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North American Railways
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North American Railways

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Ages Play Time Players
12+ 45 minutes 3-5

Designer(s): Peer Sylvester

Publisher(s): Spielworxx

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  • WARNING: Choking Hazard - Small Parts

Product Description

In the card game North American Railways, 3-5 players build railroads in the United States. They become directors of up to five different companies and try to acquire a majority of shares. In the end, the player with the most cash wins.

North American Railways is mechanically simple but very tough to play well.

Product Information

Product Reviews


Average Rating: 3 in 1 review

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by Dale Yu
Review excerpt from the Opinionated Gamers
December 21, 2016

North American Railways is an interesting stripped down version of a traditional railways game – as there is no board or track-laying – all you have is the economic part of the game. The game is all about the shares and the profits.

Though the components seem simple, you’ll need a fair amount of table space for the game. Both the share grid and the track card grid take up a decent amount of space. You’ll also need to reserve some space for the different rail companies and their treasuries – and it’s good to set them apart from each other so that they aren’t mistaken with each other nor with player’s stuff.

Like many 18xx games, there is a certain art for knowing how much to fund a company. You don’t want to put all your money in a single company because then you wouldn’t have any capital to buy later shares. However, if you don’t put enough money into the treasury, you won’t be able to buy the track cards you need, and without those, you’ll never get any return out of the shares in the first place.

This game further complicates matters with the whole first-right-of-refusal bit on the shares. There are times when you want to allow others into the company – as multiple shareholders could trigger multiple stock card buys in a round. However, the current director is at the mercy of the other player as far as the amount of the offer goes. A savvy player might even force a company to be undercapitalized by offering shares at a very low price (or, get into a company at a very low cost).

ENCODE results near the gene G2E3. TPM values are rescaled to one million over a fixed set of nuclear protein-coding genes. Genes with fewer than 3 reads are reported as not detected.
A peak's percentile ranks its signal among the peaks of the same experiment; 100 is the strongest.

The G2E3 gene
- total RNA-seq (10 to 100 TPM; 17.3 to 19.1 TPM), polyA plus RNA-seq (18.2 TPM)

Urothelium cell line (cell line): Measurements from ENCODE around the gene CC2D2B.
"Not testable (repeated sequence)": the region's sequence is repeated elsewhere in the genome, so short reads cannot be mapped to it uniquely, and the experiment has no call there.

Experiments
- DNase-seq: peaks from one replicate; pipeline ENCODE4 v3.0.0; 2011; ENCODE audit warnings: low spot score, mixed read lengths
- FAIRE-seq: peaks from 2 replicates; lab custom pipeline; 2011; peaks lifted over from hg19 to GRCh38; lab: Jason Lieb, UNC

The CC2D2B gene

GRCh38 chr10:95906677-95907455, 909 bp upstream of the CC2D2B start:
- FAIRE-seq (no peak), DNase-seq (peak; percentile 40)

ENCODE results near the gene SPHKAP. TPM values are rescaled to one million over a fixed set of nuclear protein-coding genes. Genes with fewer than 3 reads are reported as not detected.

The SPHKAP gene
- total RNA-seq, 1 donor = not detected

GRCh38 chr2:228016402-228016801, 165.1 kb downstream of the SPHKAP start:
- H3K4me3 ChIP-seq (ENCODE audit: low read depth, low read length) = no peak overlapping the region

In both of the games that I’ve played thus far, we had at least one newbie to rail games – and that has led to low share prices which in turn caused low capitalization of companies which in turn caused the companies to run out of money and not be able to buy many shares. To me, that’s part of the game – dealing with the differing amounts of money injected into any given game – but it also highlights some fragility in the overall economic system.

The purchasing system gives you a number of choices on your turn, as there are usually four different cards available for you to choose from. You might also look at the card in the second position because you should also be aware of what you’re making available to your opponents.

Assuming that you are able to buy shares, there is an interesting decision between buying shares which provide income on a turn-by-turn basis versus shares which have the shields giving the end-game payout bonus. Also, depending on how much money you have in the treasury, you might be able to buy multiple small cost shares versus a few more expensive shares.

In a 4p game, I’d expect the game to only go 5 or 6 rounds – as you are forced to offer at least one share per player turn – though you can keep offering up shares if the active player doesn’t win the offered share. So, there isn’t a lot of time to accomplish what you want to get done.

(more details on gameplay can be found in the full review at the Opinionated Gamers)

Other Resources for North American Railways:

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